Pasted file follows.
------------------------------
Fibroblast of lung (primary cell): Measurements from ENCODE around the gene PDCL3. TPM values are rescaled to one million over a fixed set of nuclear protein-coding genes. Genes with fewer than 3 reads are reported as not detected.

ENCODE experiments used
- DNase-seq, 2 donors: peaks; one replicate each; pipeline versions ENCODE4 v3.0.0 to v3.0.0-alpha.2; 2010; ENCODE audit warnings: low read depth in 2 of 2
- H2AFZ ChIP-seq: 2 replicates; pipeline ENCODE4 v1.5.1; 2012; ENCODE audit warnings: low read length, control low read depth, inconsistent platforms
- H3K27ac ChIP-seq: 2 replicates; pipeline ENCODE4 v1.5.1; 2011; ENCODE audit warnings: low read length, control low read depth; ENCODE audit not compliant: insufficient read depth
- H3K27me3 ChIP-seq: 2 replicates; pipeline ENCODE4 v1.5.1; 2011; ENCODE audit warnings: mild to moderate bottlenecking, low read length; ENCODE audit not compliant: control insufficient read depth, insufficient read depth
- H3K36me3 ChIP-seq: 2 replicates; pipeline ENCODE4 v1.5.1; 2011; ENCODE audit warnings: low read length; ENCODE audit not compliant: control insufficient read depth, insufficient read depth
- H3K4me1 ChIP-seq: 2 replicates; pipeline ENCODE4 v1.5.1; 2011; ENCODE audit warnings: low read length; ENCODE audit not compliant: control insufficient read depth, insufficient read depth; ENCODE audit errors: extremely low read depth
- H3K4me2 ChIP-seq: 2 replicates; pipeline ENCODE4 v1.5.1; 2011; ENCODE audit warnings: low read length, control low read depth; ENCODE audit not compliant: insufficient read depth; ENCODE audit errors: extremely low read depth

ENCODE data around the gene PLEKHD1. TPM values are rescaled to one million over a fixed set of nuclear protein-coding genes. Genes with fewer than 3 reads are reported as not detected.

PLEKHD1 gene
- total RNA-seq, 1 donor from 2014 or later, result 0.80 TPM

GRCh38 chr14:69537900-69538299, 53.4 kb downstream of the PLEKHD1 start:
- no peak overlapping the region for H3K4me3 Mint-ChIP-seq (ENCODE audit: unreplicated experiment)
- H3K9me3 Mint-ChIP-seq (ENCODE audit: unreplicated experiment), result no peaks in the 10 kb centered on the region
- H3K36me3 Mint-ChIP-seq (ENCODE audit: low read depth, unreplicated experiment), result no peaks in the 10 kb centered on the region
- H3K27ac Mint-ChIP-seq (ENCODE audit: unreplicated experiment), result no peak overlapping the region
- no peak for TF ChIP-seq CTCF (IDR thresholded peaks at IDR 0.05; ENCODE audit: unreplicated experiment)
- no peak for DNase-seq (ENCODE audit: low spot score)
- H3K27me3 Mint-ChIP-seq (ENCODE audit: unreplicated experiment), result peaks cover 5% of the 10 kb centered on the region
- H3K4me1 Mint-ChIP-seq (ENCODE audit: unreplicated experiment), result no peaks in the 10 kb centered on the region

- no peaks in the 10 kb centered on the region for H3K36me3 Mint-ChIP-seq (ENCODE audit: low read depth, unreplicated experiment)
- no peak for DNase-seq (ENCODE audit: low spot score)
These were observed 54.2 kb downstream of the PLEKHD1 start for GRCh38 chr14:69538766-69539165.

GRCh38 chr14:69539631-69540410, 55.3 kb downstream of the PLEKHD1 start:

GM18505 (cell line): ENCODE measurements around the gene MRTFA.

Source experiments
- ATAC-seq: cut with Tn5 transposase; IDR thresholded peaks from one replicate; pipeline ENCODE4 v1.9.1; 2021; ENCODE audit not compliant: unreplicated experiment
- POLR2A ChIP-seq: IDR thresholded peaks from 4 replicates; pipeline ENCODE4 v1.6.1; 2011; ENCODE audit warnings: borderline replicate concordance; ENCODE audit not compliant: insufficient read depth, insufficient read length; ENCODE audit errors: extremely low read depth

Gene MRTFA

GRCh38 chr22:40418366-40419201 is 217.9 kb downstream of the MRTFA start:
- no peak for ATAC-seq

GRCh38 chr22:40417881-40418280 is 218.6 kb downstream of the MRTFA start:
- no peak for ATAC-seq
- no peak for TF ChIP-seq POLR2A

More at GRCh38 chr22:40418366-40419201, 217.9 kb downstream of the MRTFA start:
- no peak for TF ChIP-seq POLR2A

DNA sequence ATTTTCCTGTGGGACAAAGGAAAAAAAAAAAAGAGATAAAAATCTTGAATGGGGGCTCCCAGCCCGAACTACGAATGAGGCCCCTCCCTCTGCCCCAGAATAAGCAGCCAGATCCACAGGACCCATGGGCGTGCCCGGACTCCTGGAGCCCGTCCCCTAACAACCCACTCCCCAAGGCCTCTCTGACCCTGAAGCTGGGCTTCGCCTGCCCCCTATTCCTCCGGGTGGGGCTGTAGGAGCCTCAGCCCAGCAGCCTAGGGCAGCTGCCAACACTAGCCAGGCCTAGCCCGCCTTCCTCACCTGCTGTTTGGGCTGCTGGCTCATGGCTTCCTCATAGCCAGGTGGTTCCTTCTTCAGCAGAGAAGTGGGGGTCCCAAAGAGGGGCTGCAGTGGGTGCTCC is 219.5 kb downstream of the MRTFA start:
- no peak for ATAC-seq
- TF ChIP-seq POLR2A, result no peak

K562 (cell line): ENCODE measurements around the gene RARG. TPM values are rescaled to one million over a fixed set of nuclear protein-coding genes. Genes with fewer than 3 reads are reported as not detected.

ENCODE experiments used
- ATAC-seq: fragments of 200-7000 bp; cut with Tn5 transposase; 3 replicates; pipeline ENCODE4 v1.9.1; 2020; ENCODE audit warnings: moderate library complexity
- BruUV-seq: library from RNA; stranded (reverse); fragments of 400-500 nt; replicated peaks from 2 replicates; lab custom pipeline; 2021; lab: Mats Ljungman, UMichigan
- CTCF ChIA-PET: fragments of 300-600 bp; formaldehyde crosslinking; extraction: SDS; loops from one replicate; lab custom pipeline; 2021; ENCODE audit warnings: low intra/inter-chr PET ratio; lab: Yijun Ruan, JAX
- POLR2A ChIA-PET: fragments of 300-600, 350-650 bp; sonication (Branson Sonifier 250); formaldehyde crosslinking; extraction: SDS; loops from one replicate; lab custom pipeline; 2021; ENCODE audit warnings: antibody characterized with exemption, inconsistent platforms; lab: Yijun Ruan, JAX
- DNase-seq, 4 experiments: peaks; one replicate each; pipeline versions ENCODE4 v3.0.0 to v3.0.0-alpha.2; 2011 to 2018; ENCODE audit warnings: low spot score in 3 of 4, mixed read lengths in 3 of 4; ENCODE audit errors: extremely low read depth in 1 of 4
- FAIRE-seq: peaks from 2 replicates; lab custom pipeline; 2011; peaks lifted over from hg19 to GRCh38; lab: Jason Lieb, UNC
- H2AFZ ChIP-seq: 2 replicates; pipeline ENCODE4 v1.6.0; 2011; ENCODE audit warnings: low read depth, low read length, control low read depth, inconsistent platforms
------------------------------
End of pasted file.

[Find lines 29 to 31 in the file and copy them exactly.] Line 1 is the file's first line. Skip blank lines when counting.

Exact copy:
- POLR2A ChIP-seq: IDR thresholded peaks from 4 replicates; pipeline ENCODE4 v1.6.1; 2011; ENCODE audit warnings: borderline replicate concordance; ENCODE audit not compliant: insufficient read depth, insufficient read length; ENCODE audit errors: extremely low read depth

Gene MRTFA

GRCh38 chr22:40418366-40419201 is 217.9 kb downstream of the MRTFA start: